Two trailblazing Florida State University researchers have been selected for membership in the Academy of Science, Engineering and Medicine of Florida.
Sylvie Naar, a distinguished endowed professor in the Department of Behavioral Sciences and Social Medicine, and Thomas Joiner, the Robert O. Lawton Distinguished Professor in the Department of Psychology, will be formally inducted into the academy in November.
They join 13 other researchers admitted this year, which bumps the group’s membership to more than 200.
The group’s membership votes whether to admit new members, said Norman Anderson, a National Academy of Medicine member who is also a board member of ASEM-FL. Anderson is as an assistant vice president for research and academic affairs, and is a professor in the College of Social Work.
“The people who are already ASEM-FL members are stellar in their respective fields and are an elite group of researchers and organizational leaders,” he said. “To be approved by the whole of that membership speaks to the high quality of the research that Dr. Naar and Dr. Joiner have been doing through their careers.”
Janet Kistner, FSU’s vice president of faculty development and advancement said, apart from the recognition, membership is viewed as a step toward admission into the National Academy of Sciences.
“It’s fair to say these are already individuals whose work has brought them national and international attention,” she said. “This recognition speaks to the great work they’re doing and will hopefully help them advance toward the National Academy.”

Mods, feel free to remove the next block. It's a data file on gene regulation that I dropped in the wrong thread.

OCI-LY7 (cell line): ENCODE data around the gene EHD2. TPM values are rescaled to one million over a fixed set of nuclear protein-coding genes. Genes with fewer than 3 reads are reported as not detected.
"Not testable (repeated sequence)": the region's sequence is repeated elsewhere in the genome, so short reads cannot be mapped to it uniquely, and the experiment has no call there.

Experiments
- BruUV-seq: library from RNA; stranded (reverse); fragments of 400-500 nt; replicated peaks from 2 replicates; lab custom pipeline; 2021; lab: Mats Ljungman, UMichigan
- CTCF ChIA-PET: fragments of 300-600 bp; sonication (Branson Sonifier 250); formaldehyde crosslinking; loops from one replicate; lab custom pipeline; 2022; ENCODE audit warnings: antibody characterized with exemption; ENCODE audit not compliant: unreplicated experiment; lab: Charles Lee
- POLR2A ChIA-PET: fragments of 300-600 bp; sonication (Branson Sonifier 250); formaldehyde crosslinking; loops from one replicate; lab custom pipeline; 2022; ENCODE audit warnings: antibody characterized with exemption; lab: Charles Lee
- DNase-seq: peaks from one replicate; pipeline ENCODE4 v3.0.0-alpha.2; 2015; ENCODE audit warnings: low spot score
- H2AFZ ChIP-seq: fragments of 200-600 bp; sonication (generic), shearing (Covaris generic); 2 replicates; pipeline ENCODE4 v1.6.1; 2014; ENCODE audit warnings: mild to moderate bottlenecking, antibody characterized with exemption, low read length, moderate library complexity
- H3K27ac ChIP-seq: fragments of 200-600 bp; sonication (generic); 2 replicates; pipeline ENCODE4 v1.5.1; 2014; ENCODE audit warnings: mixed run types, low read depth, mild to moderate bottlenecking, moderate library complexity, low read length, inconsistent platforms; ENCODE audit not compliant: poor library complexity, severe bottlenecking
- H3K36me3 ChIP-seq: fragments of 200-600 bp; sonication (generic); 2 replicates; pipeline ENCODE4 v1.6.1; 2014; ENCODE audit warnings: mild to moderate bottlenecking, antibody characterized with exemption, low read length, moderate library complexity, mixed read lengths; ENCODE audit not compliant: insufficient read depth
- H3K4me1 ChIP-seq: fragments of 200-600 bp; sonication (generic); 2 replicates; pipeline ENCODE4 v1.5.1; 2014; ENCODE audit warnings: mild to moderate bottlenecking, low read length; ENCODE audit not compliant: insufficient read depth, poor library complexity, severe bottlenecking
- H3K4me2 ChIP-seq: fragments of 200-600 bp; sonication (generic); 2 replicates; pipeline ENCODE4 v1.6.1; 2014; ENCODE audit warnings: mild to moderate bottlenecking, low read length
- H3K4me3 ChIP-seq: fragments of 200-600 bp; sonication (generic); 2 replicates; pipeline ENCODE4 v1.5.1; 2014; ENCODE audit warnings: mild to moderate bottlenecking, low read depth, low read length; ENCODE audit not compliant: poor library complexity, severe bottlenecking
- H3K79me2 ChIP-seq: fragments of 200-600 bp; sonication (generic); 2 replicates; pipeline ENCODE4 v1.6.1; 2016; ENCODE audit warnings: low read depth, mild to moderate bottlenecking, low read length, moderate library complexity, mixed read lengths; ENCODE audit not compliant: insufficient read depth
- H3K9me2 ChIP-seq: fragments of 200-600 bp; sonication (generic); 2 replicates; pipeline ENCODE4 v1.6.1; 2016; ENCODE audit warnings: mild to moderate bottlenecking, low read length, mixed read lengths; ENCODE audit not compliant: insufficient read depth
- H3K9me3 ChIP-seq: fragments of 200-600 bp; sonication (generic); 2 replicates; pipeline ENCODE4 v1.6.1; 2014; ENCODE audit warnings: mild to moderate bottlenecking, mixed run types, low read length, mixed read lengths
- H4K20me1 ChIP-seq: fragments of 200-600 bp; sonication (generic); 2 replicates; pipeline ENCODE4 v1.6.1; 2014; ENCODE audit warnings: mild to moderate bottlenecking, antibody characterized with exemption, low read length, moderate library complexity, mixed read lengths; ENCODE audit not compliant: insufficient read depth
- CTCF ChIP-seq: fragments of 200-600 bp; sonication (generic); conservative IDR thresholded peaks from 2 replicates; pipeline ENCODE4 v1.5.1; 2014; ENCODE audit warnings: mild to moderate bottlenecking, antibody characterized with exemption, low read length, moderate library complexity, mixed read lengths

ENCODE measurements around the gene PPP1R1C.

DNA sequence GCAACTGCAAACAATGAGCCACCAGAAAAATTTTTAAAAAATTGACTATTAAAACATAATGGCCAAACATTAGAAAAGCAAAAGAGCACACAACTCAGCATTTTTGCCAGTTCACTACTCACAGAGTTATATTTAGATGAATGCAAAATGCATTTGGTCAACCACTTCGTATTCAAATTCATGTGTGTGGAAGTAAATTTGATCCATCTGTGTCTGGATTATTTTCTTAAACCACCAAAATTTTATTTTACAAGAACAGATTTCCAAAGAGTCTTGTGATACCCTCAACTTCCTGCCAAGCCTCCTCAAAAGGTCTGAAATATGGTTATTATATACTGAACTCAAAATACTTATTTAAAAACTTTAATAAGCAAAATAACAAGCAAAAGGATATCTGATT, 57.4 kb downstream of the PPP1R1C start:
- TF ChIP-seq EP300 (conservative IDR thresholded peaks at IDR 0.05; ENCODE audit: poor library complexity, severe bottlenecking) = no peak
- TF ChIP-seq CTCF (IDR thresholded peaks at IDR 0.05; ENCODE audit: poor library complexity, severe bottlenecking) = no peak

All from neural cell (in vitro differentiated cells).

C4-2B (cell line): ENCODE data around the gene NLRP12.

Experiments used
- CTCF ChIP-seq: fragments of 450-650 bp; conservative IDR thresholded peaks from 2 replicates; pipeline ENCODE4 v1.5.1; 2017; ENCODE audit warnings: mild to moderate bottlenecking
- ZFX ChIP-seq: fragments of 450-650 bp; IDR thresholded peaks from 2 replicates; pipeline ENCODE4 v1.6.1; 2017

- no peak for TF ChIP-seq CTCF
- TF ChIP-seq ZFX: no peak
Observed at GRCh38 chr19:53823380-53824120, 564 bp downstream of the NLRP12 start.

Naar, who recently earned a four-year, $1 million research grant from the National Cancer Institute, is founder and director of the Center for Translational Behavioral Science. Her research focuses on translation of scientific research to real-world practices that improve patient health.
In reaction to the recognition, Naar emphasized the benefits to FSU.
“This further puts FSU on the map as a leader in behavioral health,” she said. “The recognition of work on health equity in marginalized young people in Florida makes me more optimistic about the future.”
She added: “I am honored to be selected to this prestigious group, especially with my colleague who I strongly admire, Dr. Joiner.”
As director of the Laboratory for the Study and Prevention of Suicide-Related Conditions and Behaviors, Joiner leads a team in pursuit of any scientific project that could advance suicide prevention.
“That’s our mission and our vision,” he said.
Joiner praised Naar’s work and reflected on the doctoral students he has worked with who have become leaders in the field.
“That’s the thing I’m proudest of,” he said. “Suicide prevention is a long game. It’s going to take decades. It’s going to take that next generation of students and their students to continue the work.”
For more information visit, https://www.asemfl.org.